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Myanmar police fire rubber bullets at anti-coup protesters

Yangon: Police fired rubber bullets at anti-coup protesters in Myanmar capital’s on Tuesday as demonstrators around the country defied a military ban on rallies and international condemnation of the putsch grew.

Protests erupted for a fourth straight day against last week’s coup to oust civilian leader Aung San Suu Kyi, despite a warning from the new junta that they would take action against demonstrations that threatened “stability”.

In Naypyidaw, the remote capital purpose built by the previous military regime, witnesses said police fired rubber bullets at protesters after earlier blasting them with water cannon.

“They fired warning shots to the sky two times, then they fired (at protesters) with rubber bullets,” a resident told AFP, adding that he saw some people injured.

An AFP reporter on the ground confirmed that shots had been fired.

After watching hundreds of thousands of people rally in opposition to last week’s coup, junta chief General Min Aung Hlaing made a televised speech on Monday evening to justify seizing power.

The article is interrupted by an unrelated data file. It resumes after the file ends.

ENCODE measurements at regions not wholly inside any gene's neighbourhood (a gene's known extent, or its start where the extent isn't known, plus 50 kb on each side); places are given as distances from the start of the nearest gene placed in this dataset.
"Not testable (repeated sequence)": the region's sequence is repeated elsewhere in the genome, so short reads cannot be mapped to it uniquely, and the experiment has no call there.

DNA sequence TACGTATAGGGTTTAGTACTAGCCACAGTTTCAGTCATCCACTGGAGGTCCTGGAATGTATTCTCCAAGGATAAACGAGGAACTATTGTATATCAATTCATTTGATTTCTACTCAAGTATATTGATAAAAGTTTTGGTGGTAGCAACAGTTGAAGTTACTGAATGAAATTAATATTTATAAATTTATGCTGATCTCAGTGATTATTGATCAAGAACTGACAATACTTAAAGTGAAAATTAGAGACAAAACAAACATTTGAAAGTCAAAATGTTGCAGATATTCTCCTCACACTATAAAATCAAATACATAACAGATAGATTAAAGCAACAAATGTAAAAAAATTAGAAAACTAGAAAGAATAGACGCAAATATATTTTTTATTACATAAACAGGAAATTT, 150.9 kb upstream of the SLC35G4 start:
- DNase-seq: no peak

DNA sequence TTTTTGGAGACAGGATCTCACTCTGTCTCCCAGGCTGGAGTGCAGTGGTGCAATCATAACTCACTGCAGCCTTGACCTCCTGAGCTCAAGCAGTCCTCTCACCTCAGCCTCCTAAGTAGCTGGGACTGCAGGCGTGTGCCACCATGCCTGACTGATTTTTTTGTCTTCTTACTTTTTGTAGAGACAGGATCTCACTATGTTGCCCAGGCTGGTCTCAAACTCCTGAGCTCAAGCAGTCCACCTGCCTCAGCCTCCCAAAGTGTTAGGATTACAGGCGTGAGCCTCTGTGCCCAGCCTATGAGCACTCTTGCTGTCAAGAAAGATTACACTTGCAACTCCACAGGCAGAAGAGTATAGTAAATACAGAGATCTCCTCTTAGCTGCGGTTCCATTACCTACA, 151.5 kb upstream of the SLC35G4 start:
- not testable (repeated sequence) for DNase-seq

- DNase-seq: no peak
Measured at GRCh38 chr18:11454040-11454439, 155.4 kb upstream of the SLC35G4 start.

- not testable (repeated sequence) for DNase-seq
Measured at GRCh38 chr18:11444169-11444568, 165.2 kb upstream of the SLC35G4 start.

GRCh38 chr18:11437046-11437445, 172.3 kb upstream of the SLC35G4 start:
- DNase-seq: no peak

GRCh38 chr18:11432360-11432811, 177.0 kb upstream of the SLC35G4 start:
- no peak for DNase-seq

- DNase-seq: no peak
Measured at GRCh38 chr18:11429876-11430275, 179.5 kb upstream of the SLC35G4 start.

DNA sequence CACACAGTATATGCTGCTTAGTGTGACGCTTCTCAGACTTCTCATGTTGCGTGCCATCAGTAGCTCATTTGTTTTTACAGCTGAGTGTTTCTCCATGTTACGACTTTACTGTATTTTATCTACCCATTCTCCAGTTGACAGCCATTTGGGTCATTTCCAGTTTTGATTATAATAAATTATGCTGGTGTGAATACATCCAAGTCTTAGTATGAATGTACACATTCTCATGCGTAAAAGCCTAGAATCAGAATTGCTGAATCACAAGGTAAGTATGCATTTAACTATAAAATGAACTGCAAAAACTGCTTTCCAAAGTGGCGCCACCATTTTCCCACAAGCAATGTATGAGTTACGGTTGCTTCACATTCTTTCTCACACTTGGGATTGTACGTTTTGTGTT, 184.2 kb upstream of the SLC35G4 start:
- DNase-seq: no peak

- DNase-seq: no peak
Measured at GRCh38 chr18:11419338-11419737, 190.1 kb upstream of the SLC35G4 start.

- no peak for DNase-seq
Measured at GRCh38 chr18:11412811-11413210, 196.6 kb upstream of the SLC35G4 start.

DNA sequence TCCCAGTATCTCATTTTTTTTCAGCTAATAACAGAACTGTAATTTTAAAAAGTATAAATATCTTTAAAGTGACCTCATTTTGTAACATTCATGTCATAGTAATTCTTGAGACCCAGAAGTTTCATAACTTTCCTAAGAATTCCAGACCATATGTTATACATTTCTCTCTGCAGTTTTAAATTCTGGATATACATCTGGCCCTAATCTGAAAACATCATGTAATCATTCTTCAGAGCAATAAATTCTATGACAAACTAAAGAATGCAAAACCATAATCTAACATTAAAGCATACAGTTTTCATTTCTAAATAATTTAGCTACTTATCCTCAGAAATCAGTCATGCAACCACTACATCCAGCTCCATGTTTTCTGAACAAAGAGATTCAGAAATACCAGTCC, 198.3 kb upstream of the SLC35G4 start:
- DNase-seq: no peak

The military has banned gatherings of more than five people in Yangon, the nation’s commercial hub, as well as Naypyidaw and other areas across the country where major rallies have erupted, including the second biggest city Mandalay.

A nighttime curfew has also been imposed at the protest hotspot sites.

But on Tuesday, fresh protests emerged in various parts of Yangon, including near the headquarters of Suu Kyi’s National League for Democracy (NLD).

The protesters carried placards including “We want our leader”, in reference to Suu Kyi — who is currently detained by the military — and “No dictatorship”.

In Yangon’s San Chaung township scores of teachers marched on the main road, waving a defiant three-finger salute that has become a signature gesture of the protesters.

“We are not worried about their warning. That’s why we came out today. We cannot accept their excuse of vote fraud. We do not want any military dictatorship,” teacher Thein Win Soe told AFP.

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